ARCHIVED - World Health Organization (WHO) Expert Meeting to Review Toxicological Aspects of Melamine and Cyanuric Acid

The WHO Collaborating Centre for Food Contamination Monitoring within Health Canada's Food Directorate supported the organization of the World Health Organization's expert meeting to review toxicological aspects of melamine, cyanuric acid and related analogues. This meeting was held in collaboration with the Food and Agriculture Organization of the United Nations (FAO) and took place December 1-4, 2008 in Ottawa, Ontario, Canada.

Meeting Objectives and Outcome

Objectives:

To review of current knowledge on:

  • Chemistry of melamine alone and in combination with its analogues (e.g. cyanuric acid)
  • Analytical methods relative to detection of these chemical substances in various foods
  • Occurrence of melamine in foods as a result of normal food production and processing (e.g. migration from food contact materials, pesticide or fertilizer use) as opposed to adulteration
  • Toxicity of melamine alone and in combination with its analogues (e.g. cyanuric acid)
  • Human health risk assessment, including species sensitivities and sensitive sub-populations
  • Knowledge gaps

The outcomes of the expert meeting included a description and analysis of the following areas:

  • Current state of knowledge on toxicology, exposure and analytical methodology
  • Risk assessment, including attendant uncertainties
  • Knowledge gaps
  • Conclusions and recommendations

Health Canada contributed food surveillance information from Canada on melamine for use in the WHO expert meeting. This information was generated as a response to the 2008 melamine incidents in China and was subsequently used, not only by Health Canada for risk assessment purposes, but also by scientists attending the Expert Meeting.

As a result of this Expert Meeting, Health Canada adopted the WHO recommended Tolerable Daily Intake (TDI) for melamine in foods of 0.2 mg/kg body weight per day. As an additional measure, due to the various forms in which infant formula is available on the Canadian market (i.e., liquid ready-to-consume, concentrated and powdered), the maximum allowable limit for melamine in infant formulas and other sole source nutrition products was lowered from 1 ppm to 0.5 ppm in order to ensure that any exposures resulting from these types of products remain below the WHO TDI. It is important to note that all infant formula products tested on the Canadian retail market were well below the 0.5 ppm maximum limit.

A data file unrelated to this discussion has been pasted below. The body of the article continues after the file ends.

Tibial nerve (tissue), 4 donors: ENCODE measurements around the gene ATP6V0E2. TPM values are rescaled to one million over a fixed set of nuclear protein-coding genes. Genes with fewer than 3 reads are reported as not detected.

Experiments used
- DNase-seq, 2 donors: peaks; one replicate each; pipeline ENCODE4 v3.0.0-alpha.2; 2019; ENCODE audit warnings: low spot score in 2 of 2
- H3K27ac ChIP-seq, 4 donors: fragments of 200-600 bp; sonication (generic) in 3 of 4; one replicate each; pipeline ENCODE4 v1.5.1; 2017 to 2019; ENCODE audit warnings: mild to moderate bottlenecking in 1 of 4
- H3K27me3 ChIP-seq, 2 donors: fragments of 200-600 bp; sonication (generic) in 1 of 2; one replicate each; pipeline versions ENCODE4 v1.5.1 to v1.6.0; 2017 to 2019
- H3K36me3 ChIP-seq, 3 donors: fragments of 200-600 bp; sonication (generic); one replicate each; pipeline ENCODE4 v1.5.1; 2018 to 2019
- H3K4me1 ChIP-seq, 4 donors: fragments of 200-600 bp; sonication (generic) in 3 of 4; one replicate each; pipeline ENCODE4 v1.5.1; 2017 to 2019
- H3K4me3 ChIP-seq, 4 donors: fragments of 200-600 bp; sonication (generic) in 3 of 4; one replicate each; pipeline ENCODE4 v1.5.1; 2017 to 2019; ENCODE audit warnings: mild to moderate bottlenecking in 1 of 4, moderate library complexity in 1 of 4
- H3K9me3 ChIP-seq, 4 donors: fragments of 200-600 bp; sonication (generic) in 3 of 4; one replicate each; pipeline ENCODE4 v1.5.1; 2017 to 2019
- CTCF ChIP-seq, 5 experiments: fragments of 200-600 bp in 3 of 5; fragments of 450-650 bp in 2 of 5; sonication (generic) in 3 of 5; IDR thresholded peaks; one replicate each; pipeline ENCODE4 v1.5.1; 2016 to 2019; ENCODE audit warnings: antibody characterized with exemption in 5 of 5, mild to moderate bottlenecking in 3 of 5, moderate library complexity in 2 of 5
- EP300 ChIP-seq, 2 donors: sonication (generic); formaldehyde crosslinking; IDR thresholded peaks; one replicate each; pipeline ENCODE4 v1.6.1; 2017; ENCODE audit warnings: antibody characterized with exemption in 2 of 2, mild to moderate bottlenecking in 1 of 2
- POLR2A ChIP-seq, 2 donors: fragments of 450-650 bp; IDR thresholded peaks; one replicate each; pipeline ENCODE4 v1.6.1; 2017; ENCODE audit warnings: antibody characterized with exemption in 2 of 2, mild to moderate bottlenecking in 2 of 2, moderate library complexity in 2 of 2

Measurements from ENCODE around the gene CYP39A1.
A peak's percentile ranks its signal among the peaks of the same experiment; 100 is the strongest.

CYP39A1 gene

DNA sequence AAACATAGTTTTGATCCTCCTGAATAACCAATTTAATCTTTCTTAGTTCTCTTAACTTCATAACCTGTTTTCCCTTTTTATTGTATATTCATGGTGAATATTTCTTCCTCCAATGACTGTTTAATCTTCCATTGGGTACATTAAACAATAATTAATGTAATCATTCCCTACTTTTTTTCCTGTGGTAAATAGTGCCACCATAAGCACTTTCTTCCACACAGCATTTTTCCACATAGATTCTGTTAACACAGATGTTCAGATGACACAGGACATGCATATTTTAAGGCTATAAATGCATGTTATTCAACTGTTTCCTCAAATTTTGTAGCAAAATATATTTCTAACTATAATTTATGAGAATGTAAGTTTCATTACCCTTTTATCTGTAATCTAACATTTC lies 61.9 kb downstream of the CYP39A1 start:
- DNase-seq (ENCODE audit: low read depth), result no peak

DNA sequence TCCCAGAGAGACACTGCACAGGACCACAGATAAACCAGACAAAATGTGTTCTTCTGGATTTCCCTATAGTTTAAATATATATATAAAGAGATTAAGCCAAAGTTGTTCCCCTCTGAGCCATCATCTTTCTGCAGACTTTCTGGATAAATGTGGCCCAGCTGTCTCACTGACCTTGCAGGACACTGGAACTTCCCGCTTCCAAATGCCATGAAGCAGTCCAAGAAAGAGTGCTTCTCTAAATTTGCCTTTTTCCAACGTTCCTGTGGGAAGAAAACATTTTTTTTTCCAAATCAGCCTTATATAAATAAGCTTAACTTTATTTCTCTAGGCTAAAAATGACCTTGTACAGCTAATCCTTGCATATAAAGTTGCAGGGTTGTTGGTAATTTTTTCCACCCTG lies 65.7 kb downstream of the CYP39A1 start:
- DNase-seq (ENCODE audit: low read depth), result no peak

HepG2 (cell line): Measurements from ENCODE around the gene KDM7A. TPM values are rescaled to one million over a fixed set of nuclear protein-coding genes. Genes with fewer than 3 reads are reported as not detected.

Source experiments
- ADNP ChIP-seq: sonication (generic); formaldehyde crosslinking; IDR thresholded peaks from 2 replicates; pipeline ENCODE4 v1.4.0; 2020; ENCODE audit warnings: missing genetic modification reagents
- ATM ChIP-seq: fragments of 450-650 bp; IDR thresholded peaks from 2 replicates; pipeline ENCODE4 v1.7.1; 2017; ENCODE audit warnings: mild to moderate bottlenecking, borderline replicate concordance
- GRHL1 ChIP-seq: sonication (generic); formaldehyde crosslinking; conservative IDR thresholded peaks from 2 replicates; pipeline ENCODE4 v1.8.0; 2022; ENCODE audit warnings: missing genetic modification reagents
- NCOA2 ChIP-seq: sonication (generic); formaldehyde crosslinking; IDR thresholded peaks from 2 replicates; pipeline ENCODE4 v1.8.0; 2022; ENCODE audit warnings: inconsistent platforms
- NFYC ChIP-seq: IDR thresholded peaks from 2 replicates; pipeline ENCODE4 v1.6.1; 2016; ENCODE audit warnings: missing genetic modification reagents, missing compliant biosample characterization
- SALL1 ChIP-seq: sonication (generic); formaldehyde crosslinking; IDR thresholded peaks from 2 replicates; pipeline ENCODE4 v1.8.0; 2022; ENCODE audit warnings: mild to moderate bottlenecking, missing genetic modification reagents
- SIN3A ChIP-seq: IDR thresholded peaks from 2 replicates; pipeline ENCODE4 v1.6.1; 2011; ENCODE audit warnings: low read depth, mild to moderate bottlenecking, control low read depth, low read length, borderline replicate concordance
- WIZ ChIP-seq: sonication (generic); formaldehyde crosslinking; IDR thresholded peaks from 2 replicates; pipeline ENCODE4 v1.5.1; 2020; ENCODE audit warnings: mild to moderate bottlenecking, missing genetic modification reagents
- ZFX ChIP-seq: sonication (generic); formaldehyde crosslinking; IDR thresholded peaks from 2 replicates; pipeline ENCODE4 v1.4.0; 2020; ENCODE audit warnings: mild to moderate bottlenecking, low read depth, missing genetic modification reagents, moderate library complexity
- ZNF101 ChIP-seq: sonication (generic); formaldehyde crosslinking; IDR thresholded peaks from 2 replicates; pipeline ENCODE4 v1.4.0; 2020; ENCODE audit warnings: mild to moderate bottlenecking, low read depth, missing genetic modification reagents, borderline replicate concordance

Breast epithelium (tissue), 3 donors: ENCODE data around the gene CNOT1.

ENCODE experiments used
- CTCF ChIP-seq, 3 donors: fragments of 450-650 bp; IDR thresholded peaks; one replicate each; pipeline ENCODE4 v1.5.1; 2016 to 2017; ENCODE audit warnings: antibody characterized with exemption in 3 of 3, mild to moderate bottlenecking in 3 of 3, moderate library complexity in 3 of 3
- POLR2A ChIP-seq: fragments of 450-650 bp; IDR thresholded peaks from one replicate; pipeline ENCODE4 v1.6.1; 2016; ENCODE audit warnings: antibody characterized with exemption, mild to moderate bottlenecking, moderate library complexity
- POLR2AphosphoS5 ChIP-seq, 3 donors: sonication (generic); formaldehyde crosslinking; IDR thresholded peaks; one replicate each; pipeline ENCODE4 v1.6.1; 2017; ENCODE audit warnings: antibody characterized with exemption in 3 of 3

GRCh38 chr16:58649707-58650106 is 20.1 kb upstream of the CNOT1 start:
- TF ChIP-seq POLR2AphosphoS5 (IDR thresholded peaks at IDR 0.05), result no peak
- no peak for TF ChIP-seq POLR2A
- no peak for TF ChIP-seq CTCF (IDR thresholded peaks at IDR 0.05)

Aside from one  sample of imported candy recalled in 2008, the products tested through Health Canada's surveillance of food fell well within Health Canada's maximum limits for melamine in products containing milk and milk-derived ingredients, and have been deemed not to pose a health risk for consumers.

Since that time, Health Canada has published its research on the background levels of melamine found in certain foods, including the data that was shared with the WHO Expert Meeting in 2008. Health Canada's research continues to show that the low background levels of melamine that can sometimes be found in food are not a risk to the health of Canadians.

Sheryl A. Tittlemier, Benjamin P.-Y. Lau, Cathie Me´nard, Catherine Corrigan, Melissa Sparling, Dean Gaertner, Xu-Liang Cao and Bob Dabeka. Baseline levels of melamine in food items sold in Canada. I. Dairy products and soy-based dairy replacement products. Food Additives and Contaminants: Part B. Vol. 3, No. 3, September 2010, 135-139.

 Sheryl A. Tittlemier, Benjamin P.-Y. Lau, Cathie Me´nard, Catherine Corrigan, Melissa Sparling, Dean Gaertner, Xu-Liang Cao, Bob Dabeka and Carla Hilts.  Baseline levels of melamine in food items sold in Canada. II. Egg, soy, vegetable, fish and shrimp products. Food Additives and Contaminants: Part B. Vol. 3, No. 3, September 2010, 140-147.

More information on the  WHO Expert Meeting

New guidance to help improve food safety provided by UN food standards commission

Beginning in 2009, Health Canada shared its scientific research, as well as having designating its ressources to assist the United Nations' food standards body, Codex Alimentarius Commission, in the development of new guidance to help improve food safety by limiting melamine levels in powdered infant formula to 1 mg/kg, as well as limiting levels in other foods and animal feed to 2.5 mg/kg. This guidance was adopted on July 6, 2010. Differences between the  levels proposed by Codex and those adopted by Health Canada are explained by Health Canada's adopted tolerable daily intake being specific to milk-derived products only.

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